Insurers heading into unprofitability, Datamonitor says
Brokers are losing their motor market share at a double-quick rate and insurers are heading straight back into unprofitability as they succumb to the temptations of price competition.
The bleak analysis and forecast come from business information specialist Datamonitor.
It found that brokers' gross written premium fell by 13% between 1997 and 2001, with the trend accelerating with an 8% fall between 2000 and 2001.
The brokers' loss is turning into a gain for utilities, retailers and affinity groups. This sector has increased its share sixfold since 1999 and enjoyed a 4% increase between 2000 and 2001. The entry of ASDA into the market would only fuel the trend, Datamonitor suggested.
The industry's total underwriting result hit a low in 1998 and insurers' underwriting losses fell by 86.6% in 2001, but claims costs are rising.
A 16.2% rise in net written premiums, better risk selection and customer screening in the period helped improve insurers' lot.
But claims costs increased by 1.6% in 2000 and 4% in 2001.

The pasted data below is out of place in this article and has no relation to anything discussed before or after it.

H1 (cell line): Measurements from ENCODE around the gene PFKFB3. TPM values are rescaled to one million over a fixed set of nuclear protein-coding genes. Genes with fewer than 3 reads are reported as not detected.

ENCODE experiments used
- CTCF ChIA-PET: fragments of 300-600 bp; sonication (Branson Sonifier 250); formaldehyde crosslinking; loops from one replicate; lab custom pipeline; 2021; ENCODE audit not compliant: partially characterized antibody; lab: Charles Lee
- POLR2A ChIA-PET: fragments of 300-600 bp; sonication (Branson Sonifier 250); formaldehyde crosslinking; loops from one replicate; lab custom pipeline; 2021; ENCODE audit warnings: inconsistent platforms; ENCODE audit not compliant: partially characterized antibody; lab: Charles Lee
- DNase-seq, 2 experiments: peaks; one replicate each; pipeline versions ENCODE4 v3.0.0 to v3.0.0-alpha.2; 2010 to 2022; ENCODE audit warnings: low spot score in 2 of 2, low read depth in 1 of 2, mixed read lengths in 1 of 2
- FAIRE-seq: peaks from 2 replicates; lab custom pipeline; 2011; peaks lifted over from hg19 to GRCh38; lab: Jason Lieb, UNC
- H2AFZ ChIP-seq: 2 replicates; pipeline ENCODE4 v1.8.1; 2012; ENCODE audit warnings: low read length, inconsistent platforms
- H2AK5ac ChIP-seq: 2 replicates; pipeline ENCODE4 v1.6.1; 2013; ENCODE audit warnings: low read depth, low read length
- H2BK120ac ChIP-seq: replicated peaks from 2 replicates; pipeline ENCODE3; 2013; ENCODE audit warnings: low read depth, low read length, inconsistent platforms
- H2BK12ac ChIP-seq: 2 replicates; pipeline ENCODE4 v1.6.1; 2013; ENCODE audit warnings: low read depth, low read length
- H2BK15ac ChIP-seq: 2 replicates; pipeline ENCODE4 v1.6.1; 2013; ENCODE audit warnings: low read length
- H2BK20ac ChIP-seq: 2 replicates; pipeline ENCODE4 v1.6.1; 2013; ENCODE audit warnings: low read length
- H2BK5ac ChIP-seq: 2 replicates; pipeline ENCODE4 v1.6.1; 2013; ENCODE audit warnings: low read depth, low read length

The motorcycle and non-comprehensive sectors saw significant in the number of claims, by 40.8% and 19.2% respectively. The comprehensive sector saw growth in number of claims fall while the commercial sector declined as the number of vehicles covered by commercial policies fell by 12% in 2001.
Hardening premiums have boosted profitability. Claims costs accounted for 75.5% of net written premiums in 2001 down from 84.4% the year before.
Correspondingly, the top 20 motor insurers' combined ratios fell in 2001 by an average of 7.6% to 101.7%. Norwich Union, Royal & SunAlliance, Allianz Cornhill, Churchill, NFU and Avon are among the insurers that got back to profitability in 2001.
But Datamonitor analyst Fiona O'Regan forecast the market would return to making losses in 2004.
"All we need is one person to start reducing premiums and competing on price and others will follow suit," she said. "The industry's memory is short and despite the losses incurred only a short time ago, once profitability is reached, capacity in the market increases and thoughts turn to market share."
She forecast the market would remain profitable through 2003, but become unprofitable in 2004.